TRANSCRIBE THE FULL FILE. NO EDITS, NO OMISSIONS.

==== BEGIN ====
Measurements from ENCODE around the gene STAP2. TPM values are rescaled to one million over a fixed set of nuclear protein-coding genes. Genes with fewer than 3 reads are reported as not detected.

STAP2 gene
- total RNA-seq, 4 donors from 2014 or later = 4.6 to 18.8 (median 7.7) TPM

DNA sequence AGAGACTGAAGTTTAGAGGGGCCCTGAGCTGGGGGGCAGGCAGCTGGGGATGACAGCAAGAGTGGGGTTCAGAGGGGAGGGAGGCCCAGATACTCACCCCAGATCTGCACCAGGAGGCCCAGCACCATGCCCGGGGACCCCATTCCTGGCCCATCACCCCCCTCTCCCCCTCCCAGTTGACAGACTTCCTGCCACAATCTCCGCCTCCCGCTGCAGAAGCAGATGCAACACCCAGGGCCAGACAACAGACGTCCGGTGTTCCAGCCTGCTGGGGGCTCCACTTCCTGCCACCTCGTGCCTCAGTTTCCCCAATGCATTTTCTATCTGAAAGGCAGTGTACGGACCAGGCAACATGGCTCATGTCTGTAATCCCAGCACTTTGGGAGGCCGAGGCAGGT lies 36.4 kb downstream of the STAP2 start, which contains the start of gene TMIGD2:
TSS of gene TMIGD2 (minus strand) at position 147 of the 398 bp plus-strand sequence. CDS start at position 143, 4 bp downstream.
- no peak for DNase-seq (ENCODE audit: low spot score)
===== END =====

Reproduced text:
Measurements from ENCODE around the gene STAP2. TPM values are rescaled to one million over a fixed set of nuclear protein-coding genes. Genes with fewer than 3 reads are reported as not detected.

STAP2 gene
- total RNA-seq, 4 donors from 2014 or later = 4.6 to 18.8 (median 7.7) TPM

DNA sequence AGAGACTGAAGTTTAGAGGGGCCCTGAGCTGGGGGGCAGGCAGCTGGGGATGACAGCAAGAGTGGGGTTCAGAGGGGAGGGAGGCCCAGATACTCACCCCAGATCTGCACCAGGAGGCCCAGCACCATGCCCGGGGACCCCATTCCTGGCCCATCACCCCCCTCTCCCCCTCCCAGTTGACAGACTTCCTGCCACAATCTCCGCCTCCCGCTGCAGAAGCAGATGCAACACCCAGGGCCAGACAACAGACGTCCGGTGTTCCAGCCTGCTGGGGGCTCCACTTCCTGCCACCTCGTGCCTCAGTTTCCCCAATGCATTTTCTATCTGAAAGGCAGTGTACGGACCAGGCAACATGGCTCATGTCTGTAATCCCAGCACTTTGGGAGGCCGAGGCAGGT lies 36.4 kb downstream of the STAP2 start, which contains the start of gene TMIGD2:
TSS of gene TMIGD2 (minus strand) at position 147 of the 398 bp plus-strand sequence. CDS start at position 143, 4 bp downstream.
- no peak for DNase-seq (ENCODE audit: low spot score)